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Live by the Whistle, Die by the Whistle

A minute into the second period of Game 6 the Predators appeared to take the lead on a goal from Colton Sissons. Referee Kevin Pollock immediately waved off the goal. Screened by Matt Murray, Pollock never saw the puck sitting free in the crease. The call infuriated the Predators and rightly so, but it should not take away from what the Penguins accomplished on Sunday night in Nashville.

NHL: Stanley Cup Final-Pittsburgh Penguins at Nashville Predators Christopher Hanewinckel-USA TODAY Sports

Deadlocked in a scoreless tie early in the second period of last night’s Game 6 it was becoming apparent that whoever scored the first goal was going to have a huge upper hand going forward.

At 1:07 of the second period a shot from Predators’ winger Filip Forsberg was stopped by Penguins’ goaltender Matt Murray. Unfortunately for Murray the puck slipped through him and lay in his crease just inches from the goal line. With no Pittsburgh defender around the clear the puck out of danger, Colton Sissons jumped on the loose puck and pushed it past Murray for a seemingly 1-0 Nashville lead.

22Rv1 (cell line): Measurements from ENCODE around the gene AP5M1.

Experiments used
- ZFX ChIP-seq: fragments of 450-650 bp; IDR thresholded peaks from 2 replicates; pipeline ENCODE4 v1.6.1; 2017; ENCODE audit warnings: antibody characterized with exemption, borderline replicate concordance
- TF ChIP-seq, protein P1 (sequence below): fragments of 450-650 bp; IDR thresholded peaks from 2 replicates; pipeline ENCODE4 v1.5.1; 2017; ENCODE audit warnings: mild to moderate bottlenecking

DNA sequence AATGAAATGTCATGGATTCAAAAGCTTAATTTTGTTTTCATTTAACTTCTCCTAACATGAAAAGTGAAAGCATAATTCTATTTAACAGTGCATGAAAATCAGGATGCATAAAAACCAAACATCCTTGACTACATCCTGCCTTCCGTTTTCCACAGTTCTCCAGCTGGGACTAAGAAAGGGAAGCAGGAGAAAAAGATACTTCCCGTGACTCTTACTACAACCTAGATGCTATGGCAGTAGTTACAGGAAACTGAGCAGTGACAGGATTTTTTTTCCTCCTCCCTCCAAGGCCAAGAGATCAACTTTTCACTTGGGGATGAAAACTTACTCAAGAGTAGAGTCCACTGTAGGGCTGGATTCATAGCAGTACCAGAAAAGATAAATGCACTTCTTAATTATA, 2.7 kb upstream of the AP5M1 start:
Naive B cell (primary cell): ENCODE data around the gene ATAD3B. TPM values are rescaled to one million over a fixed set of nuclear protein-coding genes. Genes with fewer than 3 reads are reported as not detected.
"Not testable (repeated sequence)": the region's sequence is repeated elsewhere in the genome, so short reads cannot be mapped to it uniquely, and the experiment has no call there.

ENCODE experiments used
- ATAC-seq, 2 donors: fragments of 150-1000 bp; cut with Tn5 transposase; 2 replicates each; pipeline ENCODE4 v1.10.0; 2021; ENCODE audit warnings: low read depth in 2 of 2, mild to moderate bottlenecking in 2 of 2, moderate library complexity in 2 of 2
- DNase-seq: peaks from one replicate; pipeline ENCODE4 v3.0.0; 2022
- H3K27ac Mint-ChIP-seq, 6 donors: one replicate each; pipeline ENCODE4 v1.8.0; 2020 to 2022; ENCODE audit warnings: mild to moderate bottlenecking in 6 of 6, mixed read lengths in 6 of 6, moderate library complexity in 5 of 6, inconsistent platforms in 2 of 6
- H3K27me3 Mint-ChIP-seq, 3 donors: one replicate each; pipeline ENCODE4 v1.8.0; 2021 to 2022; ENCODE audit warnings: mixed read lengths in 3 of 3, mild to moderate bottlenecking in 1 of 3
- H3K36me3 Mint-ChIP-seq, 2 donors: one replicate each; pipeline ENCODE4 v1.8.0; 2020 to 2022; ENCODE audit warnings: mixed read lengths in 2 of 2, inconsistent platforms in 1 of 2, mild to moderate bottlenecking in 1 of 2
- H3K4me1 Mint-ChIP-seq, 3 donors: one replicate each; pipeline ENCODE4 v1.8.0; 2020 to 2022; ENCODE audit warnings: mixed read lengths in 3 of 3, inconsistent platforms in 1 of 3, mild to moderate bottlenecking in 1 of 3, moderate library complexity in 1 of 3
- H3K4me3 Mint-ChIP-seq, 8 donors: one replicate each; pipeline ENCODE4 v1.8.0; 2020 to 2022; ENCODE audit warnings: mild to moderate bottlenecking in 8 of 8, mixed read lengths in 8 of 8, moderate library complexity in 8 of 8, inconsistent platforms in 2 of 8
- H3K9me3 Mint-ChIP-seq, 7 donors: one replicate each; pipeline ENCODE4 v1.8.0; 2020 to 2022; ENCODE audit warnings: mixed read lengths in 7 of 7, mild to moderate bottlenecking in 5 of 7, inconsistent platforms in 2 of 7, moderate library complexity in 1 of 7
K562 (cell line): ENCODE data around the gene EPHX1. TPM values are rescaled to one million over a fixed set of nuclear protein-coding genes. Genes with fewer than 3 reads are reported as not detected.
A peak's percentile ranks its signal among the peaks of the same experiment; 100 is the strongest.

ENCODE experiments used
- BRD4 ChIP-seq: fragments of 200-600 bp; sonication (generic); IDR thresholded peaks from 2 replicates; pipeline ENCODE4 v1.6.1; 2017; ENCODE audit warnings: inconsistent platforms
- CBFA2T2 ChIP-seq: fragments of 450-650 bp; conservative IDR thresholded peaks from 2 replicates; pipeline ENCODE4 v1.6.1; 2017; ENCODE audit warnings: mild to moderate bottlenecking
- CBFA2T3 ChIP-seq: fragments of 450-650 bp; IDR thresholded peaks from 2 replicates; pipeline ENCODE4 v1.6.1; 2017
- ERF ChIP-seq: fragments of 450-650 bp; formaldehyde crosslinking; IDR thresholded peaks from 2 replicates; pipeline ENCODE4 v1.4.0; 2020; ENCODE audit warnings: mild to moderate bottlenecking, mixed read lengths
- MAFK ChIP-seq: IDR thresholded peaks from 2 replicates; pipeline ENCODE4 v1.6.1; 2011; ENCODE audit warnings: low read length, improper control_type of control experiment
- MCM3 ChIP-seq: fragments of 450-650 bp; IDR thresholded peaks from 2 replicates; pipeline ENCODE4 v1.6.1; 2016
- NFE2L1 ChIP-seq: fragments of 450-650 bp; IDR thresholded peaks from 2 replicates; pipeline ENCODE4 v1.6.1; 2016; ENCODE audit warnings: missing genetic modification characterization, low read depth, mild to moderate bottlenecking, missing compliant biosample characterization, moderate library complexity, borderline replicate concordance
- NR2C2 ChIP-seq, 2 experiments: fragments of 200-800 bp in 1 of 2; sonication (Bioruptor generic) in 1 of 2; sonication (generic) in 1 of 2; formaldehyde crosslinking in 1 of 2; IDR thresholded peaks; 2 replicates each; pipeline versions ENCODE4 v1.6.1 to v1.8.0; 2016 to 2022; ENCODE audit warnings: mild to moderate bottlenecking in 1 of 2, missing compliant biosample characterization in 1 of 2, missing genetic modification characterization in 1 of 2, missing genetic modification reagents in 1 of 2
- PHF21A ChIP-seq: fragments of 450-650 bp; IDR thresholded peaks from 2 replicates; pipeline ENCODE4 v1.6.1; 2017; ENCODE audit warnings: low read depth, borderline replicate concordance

Immediately, referee Kevin Pollock skated in and signaled no goal. It turns out Pollock blew the play dead after losing sight of the puck when it went into Murray and because of where he was positioned, was unable to see it come free on the other side for Sissons to knock home.

When the goal was waived off the Predators players and their fans were justifiably irate at the call. Myself as well as any Penguins fan will admit, if the roles were reversed we would have reacted in the same manner.